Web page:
Research by scientists at Albert Einstein College of Medicine of Yeshiva University may help explain how some cases of autismspectrum disorder (ASD) can result from environmental influences rather than gene mutations. The findings, published online inPLOS Genetics, shed light on why older mothers are at increased risk for having children with ASD and could pave the way for more research into the role of environment on ASD.
The U.S. Centers for Disease Control and Prevention announced in March that one in 68 U.S. children has an ASD - a 30 percent rise from 1 in 88 two years ago. A significant number of people with an ASD have gene mutations that are responsible for their condition. But a number of studies - particularly those involving identical twins, in which one twin has ASD and the other does not - show that not all ASD cases arise from mutations.
In fact, a major study of more than 14,000 children with ASDs published earlier this month in the Journal of the American Medical Association concluded that gene abnormalities could explain only half the risk for developing ASD. The other half of the risk was attributable to "nongenetic influences," meaning environmental factors that could include the conditions in the womb or a pregnant woman's stress level or diet.
Media reports on the causes of ASD have focused on the fact that older fathers (40 and over) are more likely than younger fathers to have children with an ASD, probably because of gene mutations that accumulate over the years in sperm-making cells. Yet older mothers (35 and over) face a similar risk that is entirely independent of their partners' age. But for older mothers, scientists know very little about why this risk exists. The Einstein researchers looked for genetic as well as environmental influences that might account for older mothers' increased risk for having children with ASD.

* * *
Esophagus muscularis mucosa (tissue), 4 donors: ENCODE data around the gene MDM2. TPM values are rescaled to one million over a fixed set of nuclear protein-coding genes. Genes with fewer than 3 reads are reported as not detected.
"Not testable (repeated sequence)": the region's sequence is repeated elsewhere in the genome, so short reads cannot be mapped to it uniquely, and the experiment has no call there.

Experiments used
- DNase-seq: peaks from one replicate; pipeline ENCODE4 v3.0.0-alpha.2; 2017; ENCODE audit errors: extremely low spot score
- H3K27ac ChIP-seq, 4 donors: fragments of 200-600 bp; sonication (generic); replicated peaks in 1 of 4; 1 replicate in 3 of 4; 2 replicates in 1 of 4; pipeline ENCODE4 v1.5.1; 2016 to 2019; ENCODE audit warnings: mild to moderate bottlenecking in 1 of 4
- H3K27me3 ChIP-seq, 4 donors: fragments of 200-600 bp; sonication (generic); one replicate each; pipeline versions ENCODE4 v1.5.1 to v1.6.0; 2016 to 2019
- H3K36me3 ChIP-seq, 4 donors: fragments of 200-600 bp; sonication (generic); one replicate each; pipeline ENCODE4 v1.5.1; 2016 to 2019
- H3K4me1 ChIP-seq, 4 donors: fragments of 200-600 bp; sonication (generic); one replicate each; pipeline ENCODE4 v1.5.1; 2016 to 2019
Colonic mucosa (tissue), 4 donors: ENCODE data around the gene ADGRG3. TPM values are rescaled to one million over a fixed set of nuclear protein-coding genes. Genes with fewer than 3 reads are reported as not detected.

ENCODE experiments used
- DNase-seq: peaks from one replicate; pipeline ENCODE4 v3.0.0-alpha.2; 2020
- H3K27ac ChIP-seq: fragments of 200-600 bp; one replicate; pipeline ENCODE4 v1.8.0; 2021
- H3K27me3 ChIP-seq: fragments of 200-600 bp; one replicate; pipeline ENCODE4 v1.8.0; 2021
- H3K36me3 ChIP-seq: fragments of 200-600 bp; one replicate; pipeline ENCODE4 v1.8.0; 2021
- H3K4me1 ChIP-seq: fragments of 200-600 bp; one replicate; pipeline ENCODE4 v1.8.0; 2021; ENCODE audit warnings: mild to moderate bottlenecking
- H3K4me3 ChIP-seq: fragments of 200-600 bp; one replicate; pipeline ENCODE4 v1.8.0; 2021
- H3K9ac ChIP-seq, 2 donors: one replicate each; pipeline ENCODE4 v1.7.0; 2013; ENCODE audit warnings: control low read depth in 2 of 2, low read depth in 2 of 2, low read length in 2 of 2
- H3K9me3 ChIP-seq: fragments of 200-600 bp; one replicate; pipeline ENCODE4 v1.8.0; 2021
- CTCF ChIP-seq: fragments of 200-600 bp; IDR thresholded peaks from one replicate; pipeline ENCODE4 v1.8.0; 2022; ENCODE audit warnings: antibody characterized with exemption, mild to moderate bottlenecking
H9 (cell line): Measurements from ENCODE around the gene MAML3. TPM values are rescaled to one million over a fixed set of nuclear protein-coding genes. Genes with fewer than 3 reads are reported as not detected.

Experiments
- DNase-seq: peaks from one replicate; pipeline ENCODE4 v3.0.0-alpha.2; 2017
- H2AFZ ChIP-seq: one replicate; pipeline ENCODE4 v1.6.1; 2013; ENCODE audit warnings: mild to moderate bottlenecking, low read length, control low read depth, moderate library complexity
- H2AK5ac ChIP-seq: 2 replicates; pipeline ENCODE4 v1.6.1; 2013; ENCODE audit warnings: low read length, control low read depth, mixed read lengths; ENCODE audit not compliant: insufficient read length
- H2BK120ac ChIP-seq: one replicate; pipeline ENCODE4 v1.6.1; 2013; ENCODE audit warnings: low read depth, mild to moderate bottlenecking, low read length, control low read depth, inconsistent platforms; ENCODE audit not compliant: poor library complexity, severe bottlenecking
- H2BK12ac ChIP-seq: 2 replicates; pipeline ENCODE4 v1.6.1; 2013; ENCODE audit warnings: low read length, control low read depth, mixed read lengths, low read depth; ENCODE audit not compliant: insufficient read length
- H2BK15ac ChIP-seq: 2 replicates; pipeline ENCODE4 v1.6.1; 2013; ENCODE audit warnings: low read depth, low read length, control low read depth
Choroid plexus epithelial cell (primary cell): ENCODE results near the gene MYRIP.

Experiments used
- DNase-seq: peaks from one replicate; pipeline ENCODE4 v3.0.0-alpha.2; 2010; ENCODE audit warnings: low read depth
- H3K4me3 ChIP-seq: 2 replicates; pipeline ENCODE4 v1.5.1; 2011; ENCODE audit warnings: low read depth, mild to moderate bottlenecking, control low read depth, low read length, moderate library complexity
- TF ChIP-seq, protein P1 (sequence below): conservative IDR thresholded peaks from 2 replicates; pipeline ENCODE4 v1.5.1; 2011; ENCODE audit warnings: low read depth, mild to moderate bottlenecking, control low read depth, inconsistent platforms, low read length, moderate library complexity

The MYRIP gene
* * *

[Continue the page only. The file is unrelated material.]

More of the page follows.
Their study, led by Esther Berko, an M.D./Ph.D. student in the lab of John Greally, M.B., B.Ch., Ph.D., involved 47 children with ASD and 48 typically developing (TD) children of women 35 and over. Unlike other ASD studies, this one included a significant number of minority children (Hispanic and African-American) from the Bronx. Brain cells - the obvious cells to examine for evidence of genetic and environmental differences between ASD and TD children - obviously could not be used. Instead, the researchers realized that if such differences existed, they should also occur in a readily available type of cell: the buccal epithelial cells that line the cheek.
"We hypothesized that whatever influences lead to ASD in children of older women probably are already present in the reproductive cells that produce the embryo or during the very earliest stages of embryonic development - in cells that give rise to both the buccal epithelium and the brain," said Dr. Greally, the study's senior author. "This would mean that whatever abnormalities we found in the cheek cells of children with an ASD versus TD children should exist in their brain cells as well." Dr. Greally is professor of genetics, of medicine and of pediatrics, director of the Center for Epigenomics and the Ruth L. and David S. Gottesman Faculty Scholar for Epigenomics at Einstein and attending physician, pediatrics at The Children's Hospital at Montefiore.